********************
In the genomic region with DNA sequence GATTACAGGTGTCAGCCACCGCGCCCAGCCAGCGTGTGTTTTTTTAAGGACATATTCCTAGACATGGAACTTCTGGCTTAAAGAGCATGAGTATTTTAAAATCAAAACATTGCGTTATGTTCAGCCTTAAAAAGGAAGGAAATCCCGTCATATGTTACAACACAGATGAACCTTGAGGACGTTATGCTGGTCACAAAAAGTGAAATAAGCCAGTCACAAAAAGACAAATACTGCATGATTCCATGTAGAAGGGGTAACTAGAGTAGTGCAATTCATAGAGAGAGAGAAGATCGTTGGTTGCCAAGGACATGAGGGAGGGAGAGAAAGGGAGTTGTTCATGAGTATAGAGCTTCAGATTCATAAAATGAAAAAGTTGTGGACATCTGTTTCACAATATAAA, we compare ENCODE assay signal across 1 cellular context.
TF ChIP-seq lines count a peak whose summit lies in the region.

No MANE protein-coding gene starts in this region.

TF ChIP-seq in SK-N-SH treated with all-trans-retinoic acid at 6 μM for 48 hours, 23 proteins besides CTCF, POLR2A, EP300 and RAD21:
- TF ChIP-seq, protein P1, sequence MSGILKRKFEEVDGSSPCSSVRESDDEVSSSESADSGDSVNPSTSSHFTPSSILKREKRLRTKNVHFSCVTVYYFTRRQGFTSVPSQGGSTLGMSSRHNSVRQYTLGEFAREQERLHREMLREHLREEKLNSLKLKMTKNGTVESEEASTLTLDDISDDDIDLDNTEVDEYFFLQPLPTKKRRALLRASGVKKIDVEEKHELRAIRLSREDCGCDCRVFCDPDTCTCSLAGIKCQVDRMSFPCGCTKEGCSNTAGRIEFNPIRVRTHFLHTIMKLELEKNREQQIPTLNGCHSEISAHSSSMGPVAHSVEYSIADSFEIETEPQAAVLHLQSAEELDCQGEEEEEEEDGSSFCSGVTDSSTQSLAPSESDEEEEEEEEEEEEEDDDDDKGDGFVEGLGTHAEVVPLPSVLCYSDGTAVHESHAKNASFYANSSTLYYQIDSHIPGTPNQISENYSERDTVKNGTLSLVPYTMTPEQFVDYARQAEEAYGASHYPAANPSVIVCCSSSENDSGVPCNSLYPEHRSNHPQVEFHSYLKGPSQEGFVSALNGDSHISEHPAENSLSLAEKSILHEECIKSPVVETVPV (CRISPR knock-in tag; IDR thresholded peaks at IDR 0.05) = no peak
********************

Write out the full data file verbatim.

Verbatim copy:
In the genomic region with DNA sequence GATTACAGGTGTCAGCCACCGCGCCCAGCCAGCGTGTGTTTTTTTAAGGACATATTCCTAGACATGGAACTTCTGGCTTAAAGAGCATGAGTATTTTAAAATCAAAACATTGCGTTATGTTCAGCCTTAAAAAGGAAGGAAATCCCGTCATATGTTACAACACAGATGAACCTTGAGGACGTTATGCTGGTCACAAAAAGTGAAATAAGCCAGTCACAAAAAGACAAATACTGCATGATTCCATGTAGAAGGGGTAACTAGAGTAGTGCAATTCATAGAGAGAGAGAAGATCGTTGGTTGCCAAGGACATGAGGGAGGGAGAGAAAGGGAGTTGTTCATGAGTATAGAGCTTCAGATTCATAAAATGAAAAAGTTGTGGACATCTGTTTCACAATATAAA, we compare ENCODE assay signal across 1 cellular context.
TF ChIP-seq lines count a peak whose summit lies in the region.

No MANE protein-coding gene starts in this region.

TF ChIP-seq in SK-N-SH treated with all-trans-retinoic acid at 6 μM for 48 hours, 23 proteins besides CTCF, POLR2A, EP300 and RAD21:
- TF ChIP-seq, protein P1, sequence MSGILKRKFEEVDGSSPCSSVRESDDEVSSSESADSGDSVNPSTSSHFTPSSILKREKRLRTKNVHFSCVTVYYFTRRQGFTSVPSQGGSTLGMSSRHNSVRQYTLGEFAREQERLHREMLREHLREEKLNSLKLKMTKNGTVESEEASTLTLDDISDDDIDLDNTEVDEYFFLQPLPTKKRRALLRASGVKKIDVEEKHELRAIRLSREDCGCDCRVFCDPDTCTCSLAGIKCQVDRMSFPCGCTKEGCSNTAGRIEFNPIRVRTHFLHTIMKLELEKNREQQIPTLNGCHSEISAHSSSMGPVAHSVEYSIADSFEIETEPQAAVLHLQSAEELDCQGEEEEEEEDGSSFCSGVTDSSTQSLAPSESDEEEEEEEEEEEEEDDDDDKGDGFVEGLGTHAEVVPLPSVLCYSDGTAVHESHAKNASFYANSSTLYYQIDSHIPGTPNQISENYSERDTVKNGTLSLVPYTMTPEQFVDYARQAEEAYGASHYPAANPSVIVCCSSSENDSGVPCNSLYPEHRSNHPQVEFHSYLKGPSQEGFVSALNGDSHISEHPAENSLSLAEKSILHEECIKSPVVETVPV (CRISPR knock-in tag; IDR thresholded peaks at IDR 0.05) = no peak